Cross Currents - July 27, 2020

Aided by massive stimulus from the Federal Reserve, the major indexes have mounted an impressive rally this year. Cautiously upbeat headlines regarding a vaccine have also supported sentiment. Yet, tensions between the U.S. and China are rising, and the coronavirus-inspired fog of uncertainty has yet to lift.

The strength of the economic rebound in May and June has been more than almost anyone could have anticipated. Record gains in employment (U.S. BLS) and retail sales (U.S. Census) suggest early investor optimism wasn’t misplaced, at least up to this point.

Yet, two months doesn’t make an economic recovery, as there is still much ground to be made up. The rise in Covid cases, the path of the disease, and the plateauing of high-frequency data suggest a slower recovery, at least near term.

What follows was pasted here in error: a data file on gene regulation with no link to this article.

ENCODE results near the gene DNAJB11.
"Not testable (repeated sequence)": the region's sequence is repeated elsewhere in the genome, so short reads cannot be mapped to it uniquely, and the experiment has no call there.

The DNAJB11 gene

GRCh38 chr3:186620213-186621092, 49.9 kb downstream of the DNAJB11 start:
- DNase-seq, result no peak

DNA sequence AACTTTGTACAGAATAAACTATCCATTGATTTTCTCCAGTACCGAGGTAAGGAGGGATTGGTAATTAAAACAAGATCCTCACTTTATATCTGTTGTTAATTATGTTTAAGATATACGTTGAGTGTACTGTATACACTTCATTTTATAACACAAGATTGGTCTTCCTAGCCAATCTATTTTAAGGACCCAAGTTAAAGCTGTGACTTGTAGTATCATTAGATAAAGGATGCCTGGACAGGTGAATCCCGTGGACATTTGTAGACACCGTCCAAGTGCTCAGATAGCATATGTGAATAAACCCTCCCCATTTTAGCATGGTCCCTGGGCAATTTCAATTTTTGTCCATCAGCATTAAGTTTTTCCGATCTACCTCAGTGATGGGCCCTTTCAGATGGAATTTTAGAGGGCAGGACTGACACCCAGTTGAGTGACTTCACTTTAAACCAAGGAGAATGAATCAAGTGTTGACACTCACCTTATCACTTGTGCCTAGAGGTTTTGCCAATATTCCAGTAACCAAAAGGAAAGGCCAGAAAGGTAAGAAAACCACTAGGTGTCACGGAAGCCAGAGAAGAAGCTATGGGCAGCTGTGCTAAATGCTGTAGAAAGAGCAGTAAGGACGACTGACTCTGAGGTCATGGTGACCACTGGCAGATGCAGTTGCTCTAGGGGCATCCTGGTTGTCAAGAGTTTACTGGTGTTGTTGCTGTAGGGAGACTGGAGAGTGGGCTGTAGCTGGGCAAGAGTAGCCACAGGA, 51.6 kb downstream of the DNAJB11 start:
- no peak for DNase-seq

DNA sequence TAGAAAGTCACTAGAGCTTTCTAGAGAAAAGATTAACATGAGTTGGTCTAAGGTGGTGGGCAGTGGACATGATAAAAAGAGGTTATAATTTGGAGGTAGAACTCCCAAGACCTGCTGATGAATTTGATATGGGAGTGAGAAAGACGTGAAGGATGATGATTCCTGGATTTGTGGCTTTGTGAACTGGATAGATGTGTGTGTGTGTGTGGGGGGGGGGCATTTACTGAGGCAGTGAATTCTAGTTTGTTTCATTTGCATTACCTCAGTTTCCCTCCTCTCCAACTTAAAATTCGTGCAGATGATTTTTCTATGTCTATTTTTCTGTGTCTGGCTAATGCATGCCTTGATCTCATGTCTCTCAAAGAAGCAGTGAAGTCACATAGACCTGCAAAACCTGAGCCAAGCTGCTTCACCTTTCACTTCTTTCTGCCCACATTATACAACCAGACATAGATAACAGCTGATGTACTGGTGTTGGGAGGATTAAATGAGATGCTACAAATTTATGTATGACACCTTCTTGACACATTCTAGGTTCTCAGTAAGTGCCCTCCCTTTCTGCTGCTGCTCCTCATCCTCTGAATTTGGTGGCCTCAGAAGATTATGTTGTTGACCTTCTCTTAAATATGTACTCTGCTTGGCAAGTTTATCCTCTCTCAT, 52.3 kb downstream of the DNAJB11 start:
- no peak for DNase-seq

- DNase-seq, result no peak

The graphics below offer an unconventional view of the economy. The data may not completely line-up with sales activity at S&P 500 firms, but they offer a guide to the broader economy.

As businesses reopened, strong economic in data May and June coincided with the improvement in high-frequency data.

However, the spike in Covid cases has injected a new round of caution into economic sentiment. Data have plateaued over the last month, suggesting a slower pace in the economic recovery, at least over the shorter term.